About Adding Relations
Typically, you add relations by clicking Tools > Relations and using the Relations dialog box.
Additionally, you can add relations in the following ways:
Edit the relations file and add more relations.
When creating a feature, you can type an expression in the dimension box located on the dashboard. When editing a feature, type an expression as a value for the dimension.
When editing a dimension in the graphics window, double-click a dimension and type an expression as a dimension value.
Adding Relations to Different Types of Objects
You can add relations to different types of objects. The supported object types, listed under Look In in the Relations dialog box, are:
Part—Access part relations both in the Part and Assembly modes.
Assembly—Access relations in an assembly.
Feature—Access relations specific to a feature in the Part or Assembly mode.
Inherited—Access relations both in the Part and Assembly modes.
Section—If a feature has a section, access section relations in Sketcher while in the Part or Assembly mode.
Pattern—Access relations specific to a pattern in the Part or Assembly mode.
Skeleton—Access relations for a skeleton model in Assembly mode.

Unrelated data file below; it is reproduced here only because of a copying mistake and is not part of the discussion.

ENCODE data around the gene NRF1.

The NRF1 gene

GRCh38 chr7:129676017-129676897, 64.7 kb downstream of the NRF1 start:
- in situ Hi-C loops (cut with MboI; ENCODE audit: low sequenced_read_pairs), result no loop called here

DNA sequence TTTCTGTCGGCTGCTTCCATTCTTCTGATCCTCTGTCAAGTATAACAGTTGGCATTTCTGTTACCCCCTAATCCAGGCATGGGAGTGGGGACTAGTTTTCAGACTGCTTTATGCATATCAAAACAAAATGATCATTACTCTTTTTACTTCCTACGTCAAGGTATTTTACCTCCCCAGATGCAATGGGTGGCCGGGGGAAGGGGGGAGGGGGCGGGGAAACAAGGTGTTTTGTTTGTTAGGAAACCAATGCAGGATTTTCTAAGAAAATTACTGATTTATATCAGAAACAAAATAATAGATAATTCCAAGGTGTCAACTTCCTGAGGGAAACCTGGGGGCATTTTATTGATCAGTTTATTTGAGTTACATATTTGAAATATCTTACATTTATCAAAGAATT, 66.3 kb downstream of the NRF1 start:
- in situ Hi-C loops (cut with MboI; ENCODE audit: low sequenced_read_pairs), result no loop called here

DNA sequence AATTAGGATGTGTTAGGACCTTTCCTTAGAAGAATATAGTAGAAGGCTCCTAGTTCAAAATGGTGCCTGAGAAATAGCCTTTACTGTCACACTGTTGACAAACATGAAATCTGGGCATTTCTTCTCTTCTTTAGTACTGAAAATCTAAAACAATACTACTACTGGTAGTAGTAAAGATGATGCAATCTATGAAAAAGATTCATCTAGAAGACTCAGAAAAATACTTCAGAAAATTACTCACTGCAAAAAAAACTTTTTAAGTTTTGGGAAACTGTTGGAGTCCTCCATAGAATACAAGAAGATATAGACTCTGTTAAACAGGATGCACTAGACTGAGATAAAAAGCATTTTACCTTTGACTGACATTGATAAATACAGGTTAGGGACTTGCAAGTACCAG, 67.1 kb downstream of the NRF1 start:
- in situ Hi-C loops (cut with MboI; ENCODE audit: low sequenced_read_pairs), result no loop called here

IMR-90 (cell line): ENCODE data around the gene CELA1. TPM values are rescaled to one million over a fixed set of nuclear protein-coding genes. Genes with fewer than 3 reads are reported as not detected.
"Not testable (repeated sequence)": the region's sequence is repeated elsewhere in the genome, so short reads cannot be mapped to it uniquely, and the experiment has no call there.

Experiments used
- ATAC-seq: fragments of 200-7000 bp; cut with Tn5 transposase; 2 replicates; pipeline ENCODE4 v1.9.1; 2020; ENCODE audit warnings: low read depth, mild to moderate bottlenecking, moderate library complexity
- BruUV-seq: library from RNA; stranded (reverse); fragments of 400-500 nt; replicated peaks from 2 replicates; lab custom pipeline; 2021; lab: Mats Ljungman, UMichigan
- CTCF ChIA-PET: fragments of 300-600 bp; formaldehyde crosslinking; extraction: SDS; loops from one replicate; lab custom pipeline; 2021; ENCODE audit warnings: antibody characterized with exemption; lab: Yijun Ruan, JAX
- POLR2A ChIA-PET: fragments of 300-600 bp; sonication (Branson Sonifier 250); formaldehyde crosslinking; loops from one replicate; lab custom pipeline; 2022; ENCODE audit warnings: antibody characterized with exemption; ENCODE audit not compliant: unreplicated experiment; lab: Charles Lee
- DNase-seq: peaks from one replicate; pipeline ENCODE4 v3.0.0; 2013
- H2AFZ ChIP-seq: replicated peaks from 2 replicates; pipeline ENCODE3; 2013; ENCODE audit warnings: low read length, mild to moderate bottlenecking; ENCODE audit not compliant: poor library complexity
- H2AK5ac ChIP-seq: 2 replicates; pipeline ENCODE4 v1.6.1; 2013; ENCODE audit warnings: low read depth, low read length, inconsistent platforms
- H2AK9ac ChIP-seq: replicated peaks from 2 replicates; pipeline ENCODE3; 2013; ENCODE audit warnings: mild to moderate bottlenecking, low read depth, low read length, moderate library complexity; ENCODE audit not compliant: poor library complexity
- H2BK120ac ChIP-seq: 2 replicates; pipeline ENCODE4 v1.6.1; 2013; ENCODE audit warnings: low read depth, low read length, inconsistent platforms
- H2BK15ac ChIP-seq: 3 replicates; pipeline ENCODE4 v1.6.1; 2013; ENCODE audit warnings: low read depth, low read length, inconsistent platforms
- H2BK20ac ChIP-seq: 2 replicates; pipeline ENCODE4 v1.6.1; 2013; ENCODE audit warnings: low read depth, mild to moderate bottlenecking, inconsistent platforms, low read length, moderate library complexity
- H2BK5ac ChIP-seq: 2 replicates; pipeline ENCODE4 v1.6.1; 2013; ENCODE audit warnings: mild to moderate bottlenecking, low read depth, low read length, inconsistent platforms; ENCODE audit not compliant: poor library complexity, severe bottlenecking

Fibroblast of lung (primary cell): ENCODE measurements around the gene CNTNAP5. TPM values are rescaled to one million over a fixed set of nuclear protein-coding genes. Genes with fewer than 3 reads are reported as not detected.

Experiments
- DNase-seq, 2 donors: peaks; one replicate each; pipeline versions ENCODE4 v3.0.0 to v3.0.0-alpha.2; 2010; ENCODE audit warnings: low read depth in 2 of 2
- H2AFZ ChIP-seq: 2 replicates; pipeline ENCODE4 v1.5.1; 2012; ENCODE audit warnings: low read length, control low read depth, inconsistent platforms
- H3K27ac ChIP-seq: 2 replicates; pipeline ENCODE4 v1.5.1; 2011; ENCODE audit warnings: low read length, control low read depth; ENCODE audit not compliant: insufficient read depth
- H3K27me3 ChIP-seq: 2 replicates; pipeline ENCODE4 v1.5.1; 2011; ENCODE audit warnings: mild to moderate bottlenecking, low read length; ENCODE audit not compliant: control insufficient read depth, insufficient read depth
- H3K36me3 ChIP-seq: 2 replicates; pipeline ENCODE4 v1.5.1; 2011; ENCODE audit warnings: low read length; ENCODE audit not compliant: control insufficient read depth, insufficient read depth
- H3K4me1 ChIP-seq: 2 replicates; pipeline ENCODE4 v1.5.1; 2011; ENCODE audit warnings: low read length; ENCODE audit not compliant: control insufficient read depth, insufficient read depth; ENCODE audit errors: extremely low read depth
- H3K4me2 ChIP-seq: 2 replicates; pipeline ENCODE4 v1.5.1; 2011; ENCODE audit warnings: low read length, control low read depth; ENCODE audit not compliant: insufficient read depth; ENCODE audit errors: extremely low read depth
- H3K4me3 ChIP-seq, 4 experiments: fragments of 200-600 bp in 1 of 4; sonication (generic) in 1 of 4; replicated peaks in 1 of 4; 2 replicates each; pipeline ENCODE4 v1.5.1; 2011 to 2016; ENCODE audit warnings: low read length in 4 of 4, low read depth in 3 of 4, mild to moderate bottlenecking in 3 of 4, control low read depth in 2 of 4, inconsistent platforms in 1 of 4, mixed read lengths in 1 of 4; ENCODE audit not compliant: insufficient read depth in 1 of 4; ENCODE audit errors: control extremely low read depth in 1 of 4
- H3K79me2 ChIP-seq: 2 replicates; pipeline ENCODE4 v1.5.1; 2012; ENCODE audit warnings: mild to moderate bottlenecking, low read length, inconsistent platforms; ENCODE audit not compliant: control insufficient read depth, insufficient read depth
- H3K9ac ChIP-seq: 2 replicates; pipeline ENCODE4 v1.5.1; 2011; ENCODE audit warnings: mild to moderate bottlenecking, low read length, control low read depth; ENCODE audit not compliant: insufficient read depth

Component—Access relations for an assembly component.
Rules for Creating Relations in Parts
The following rules apply to creating or modifying relations in parts:
Driven variables can be as follows:
Dimensions in the part (d#)
User parameters in the part (parameter_name)
User parameters in features (parameter_name:fid_N or parameter_name:fid_feature_name)
Driving variables can be the same as the driven variables. In addition, you can use:
Reference dimensions from the part (rd#)
Evaluation feature measurements in the following format:
Rules for Creating Relations in Features
When you create relations in a feature, they are saved with the feature, and stay with it regardless of the model in which the feature is used.
Feature relations are evaluated after part relations and they are solved when the feature to which they belong is regenerated. Therefore, if a relation performs geometry evaluation (such as the distance between two points), it can give different results if used as a feature relation versus being used as a part relation.
You can modify existing model parameters by name from the feature level.